It’s important to understand the risk factors for oral cancer so you know whether you should visit a dentist for an oral cancer screening. Smoking or using smokeless tobacco – smokeless tobacco is not a safer alternative to smoking, and both put you at risk for oral cancer. Excessive alcohol consumption – this risk is increased for individuals who combine heavy alcohol consumption with tobacco use. Frequent or prolonged exposure to sun without proper protection – this can lead to cancers in the lip area, although these are declining with the increased awareness of the dangers of ultraviolet rays.
In recent years doctors have seen an increase in the number of younger people diagnosed with the disease, and research has revealed it is likely due to human papilloma virus number 16 (HPV16), a disease transmitted through sexual contact. Part of the danger with oral cancer is that there are not a lot of really obvious signs of the disease in its early stages. Some other signs of oral cancer include a white or red patch of tissue in the mouth, a canker sore that doesn’t heal after more than two weeks, or unexplained and persistent bleeding in the mouth.
Treatment for oral cancer may involve a mix of surgery, radiation, and chemotherapy depending on the stage at diagnosis.
If you have not been screened recently for oral cancer and you have some warning signs or risk factors, it’s important to see a dentist right away. SEER is an authoritative source of information on cancer incidence and survival in the United States. The information used on this page will not be used to send unsolicited emails or shared with a third party. Human Papillomavirus (HPV) - Did you know infection with about 15 HPV types is associated with cancer among both men and women? Expand All Collapse AllLifetime risk estimates are not available with the current statistics release, but will be added later when population data for older age groups are available. Prevalence of This Cancer: In 2013, there were an estimated 300,682 people living with oral cavity and pharynx cancer in the United States. How Many People Survive 5 Years Or More after Being Diagnosed with Oral Cavity and Pharynx Cancer? Relative survival statistics compare the survival of patients diagnosed with cancer with the survival of people in the general population who are the same age, race, and sex and who have not been diagnosed with cancer.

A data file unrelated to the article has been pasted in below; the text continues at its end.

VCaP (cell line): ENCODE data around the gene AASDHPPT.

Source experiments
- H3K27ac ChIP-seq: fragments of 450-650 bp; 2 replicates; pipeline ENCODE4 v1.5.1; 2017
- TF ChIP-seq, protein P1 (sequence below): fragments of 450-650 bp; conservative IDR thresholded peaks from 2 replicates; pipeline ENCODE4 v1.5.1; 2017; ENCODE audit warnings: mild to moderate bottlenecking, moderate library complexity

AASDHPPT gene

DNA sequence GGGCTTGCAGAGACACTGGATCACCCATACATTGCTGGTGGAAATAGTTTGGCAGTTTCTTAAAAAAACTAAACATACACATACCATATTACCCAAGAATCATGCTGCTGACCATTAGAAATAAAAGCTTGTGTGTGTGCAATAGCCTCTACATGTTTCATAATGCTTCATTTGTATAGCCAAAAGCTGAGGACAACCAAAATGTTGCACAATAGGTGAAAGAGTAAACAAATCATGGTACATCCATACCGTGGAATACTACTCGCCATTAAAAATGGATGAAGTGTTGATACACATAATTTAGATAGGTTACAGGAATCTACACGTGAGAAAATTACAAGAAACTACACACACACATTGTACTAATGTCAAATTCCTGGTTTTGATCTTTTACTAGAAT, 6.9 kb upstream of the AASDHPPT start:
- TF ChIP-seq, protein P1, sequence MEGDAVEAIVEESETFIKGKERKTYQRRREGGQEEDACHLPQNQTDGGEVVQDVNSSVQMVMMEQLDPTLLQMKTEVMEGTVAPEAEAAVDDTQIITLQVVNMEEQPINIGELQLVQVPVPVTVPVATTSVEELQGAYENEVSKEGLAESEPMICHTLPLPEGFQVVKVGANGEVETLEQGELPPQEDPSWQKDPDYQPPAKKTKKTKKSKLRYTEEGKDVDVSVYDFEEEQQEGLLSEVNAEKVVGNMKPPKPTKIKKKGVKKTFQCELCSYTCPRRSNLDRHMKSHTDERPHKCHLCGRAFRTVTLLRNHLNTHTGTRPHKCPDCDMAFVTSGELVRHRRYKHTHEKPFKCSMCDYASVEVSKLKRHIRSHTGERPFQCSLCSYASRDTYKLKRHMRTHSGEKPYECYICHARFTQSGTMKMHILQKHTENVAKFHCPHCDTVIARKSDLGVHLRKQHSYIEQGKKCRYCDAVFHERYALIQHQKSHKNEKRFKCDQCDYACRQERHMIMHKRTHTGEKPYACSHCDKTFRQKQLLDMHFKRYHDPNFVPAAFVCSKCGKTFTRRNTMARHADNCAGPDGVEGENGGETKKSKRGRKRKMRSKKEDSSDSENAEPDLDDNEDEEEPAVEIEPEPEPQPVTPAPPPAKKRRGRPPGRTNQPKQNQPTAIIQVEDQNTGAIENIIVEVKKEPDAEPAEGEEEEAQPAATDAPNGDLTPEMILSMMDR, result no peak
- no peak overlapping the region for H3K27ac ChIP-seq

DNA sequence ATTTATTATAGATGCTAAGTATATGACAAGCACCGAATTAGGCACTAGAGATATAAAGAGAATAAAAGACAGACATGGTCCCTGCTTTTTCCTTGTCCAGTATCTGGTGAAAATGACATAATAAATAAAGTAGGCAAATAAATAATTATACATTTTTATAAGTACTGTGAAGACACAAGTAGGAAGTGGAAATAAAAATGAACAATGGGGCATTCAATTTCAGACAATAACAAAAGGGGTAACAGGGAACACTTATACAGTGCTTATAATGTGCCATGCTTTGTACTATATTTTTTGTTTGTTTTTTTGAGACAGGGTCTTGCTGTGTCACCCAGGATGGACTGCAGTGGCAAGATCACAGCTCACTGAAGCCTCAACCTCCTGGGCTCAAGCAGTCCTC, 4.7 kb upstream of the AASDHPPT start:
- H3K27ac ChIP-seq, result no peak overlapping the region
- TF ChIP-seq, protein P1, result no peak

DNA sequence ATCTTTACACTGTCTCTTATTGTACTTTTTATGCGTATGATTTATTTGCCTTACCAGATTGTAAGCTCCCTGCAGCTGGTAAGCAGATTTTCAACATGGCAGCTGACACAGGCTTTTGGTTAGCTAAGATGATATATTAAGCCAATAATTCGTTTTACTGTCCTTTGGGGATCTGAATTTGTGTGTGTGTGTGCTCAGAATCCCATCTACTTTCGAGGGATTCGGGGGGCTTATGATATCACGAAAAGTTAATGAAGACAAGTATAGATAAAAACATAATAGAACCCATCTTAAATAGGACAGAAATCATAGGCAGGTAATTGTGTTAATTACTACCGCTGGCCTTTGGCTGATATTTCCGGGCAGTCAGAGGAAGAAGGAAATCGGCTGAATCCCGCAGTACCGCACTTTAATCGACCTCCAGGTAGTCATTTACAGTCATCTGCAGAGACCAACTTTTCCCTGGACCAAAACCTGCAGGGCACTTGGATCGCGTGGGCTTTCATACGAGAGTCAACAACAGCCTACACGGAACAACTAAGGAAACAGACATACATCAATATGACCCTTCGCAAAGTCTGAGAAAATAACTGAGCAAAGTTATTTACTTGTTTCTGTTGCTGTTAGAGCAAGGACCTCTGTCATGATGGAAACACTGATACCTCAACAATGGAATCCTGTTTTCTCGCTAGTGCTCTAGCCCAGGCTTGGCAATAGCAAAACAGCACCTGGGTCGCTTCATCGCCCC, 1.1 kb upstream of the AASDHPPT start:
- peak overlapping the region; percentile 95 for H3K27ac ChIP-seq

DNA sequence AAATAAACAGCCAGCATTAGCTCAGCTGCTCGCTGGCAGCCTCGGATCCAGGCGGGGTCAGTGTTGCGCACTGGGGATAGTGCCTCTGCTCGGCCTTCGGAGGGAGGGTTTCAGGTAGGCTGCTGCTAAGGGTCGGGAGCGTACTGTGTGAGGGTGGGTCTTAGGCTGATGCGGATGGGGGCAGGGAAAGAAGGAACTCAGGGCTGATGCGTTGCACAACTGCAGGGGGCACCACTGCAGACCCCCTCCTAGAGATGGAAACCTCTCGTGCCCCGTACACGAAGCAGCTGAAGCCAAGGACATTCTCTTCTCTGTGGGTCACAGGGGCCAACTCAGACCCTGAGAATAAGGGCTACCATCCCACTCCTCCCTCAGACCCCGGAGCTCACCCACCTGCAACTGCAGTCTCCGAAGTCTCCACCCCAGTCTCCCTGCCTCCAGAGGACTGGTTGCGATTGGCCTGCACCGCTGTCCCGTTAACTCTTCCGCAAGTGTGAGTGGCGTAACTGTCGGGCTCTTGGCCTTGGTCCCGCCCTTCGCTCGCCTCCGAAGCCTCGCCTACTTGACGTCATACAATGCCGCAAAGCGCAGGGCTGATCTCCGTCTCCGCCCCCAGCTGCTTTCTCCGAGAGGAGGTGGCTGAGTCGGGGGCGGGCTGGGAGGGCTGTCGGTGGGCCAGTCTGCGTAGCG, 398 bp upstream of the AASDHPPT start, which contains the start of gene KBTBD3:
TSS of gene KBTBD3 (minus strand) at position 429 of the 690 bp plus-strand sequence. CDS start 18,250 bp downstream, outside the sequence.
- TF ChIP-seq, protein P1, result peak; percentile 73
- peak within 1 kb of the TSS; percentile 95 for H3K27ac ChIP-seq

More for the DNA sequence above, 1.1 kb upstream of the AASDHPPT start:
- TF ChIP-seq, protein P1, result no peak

Cancer stage at diagnosis, which refers to extent of a cancer in the body, determines treatment options and has a strong influence on the length of survival.
The earlier oral cavity and pharynx cancer is caught, the better chance a person has of surviving five years after being diagnosed. In 2016, it is estimated that there will be 48,330 new cases of oral cavity and pharynx cancer and an estimated 9,570 people will die of this disease. Oral cancer is more common in men than women, among those with a history of tobacco or heavy alcohol use, and individuals infected with human papillomavirus (HPV). For oral cancer, death rates are higher among males, particularly those of African American descent. Keeping track of the number of new cases, deaths, and survival over time (trends) can help scientists understand whether progress is being made and where additional research is needed to address challenges, such as improving screening or finding better treatments. Using statistical models for analysis, rates for new oral cavity and pharynx cancer cases have been rising on average 0.6% each year over the last 10 years.